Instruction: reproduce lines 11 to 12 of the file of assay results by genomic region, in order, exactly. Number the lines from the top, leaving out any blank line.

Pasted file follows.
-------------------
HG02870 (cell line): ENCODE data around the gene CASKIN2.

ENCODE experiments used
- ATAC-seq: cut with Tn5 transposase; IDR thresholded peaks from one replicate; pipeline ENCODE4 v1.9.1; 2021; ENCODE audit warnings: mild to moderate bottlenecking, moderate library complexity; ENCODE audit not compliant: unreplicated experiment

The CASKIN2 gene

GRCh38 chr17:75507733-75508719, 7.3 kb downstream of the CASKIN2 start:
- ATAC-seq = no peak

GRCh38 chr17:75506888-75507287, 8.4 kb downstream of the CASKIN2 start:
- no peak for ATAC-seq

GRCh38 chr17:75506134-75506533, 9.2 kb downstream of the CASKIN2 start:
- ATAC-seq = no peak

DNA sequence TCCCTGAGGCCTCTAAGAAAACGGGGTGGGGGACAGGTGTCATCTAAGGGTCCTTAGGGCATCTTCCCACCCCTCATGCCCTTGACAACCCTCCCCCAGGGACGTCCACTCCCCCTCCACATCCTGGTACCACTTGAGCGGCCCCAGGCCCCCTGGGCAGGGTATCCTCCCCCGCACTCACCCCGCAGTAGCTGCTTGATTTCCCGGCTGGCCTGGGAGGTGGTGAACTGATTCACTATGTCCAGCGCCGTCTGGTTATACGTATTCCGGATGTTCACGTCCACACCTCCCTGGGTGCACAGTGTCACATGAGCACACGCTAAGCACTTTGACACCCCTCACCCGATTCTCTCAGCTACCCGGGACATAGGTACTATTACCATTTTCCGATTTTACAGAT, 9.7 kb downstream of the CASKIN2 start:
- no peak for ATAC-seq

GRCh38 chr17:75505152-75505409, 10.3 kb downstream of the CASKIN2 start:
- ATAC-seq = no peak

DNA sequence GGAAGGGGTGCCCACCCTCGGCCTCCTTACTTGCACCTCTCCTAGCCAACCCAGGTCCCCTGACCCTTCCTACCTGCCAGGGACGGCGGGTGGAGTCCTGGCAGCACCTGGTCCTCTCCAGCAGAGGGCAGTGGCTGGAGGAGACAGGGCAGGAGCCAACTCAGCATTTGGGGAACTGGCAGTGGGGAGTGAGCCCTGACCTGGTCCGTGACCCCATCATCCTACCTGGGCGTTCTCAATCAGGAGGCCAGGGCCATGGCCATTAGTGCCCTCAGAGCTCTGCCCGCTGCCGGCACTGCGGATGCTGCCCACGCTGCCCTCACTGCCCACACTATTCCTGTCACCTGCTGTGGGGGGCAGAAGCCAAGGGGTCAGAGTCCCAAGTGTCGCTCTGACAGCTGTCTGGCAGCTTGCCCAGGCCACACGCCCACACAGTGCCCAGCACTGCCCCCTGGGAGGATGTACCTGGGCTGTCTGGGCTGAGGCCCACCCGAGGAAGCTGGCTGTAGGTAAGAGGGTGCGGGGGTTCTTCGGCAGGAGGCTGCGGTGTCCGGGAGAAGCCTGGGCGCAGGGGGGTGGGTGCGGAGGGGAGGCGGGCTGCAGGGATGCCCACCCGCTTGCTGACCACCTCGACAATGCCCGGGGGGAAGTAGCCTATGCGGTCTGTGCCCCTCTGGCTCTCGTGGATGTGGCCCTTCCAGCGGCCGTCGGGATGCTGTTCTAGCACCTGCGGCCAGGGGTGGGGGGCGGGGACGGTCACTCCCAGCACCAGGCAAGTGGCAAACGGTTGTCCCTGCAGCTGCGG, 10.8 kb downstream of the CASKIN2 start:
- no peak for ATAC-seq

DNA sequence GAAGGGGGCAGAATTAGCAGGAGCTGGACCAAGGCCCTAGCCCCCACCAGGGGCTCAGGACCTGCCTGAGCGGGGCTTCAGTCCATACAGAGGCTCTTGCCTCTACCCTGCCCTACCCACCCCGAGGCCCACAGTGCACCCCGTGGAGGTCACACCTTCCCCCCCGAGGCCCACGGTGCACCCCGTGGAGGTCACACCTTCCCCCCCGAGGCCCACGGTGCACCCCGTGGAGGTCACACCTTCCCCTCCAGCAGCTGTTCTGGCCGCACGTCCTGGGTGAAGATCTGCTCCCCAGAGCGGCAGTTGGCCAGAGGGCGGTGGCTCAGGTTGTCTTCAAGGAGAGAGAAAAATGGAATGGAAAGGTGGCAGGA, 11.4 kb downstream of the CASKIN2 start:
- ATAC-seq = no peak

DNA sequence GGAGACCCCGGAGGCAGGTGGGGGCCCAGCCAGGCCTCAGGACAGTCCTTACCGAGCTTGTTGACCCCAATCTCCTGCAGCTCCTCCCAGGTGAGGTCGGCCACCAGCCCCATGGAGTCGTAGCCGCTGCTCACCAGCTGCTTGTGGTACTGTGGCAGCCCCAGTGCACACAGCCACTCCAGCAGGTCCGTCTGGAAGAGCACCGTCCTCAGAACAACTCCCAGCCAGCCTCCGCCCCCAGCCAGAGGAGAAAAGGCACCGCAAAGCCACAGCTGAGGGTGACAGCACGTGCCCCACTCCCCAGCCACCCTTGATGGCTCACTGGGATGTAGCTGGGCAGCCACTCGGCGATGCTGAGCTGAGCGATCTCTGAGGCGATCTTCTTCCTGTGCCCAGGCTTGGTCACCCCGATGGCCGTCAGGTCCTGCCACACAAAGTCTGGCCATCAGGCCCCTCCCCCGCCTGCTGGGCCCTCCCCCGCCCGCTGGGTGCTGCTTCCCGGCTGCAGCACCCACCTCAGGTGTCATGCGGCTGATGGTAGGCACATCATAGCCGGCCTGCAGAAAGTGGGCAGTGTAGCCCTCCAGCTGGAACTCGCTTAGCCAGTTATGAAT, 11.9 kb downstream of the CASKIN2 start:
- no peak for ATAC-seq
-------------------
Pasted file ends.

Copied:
DNA sequence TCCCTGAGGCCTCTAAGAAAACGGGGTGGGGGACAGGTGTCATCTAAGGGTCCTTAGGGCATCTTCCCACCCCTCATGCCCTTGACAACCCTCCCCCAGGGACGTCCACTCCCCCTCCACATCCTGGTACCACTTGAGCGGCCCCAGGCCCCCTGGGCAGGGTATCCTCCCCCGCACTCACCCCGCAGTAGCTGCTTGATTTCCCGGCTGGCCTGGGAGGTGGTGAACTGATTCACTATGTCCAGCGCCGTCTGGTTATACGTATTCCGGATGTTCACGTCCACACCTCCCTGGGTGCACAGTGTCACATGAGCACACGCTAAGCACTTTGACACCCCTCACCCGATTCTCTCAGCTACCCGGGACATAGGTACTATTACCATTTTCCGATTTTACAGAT, 9.7 kb downstream of the CASKIN2 start:
- no peak for ATAC-seq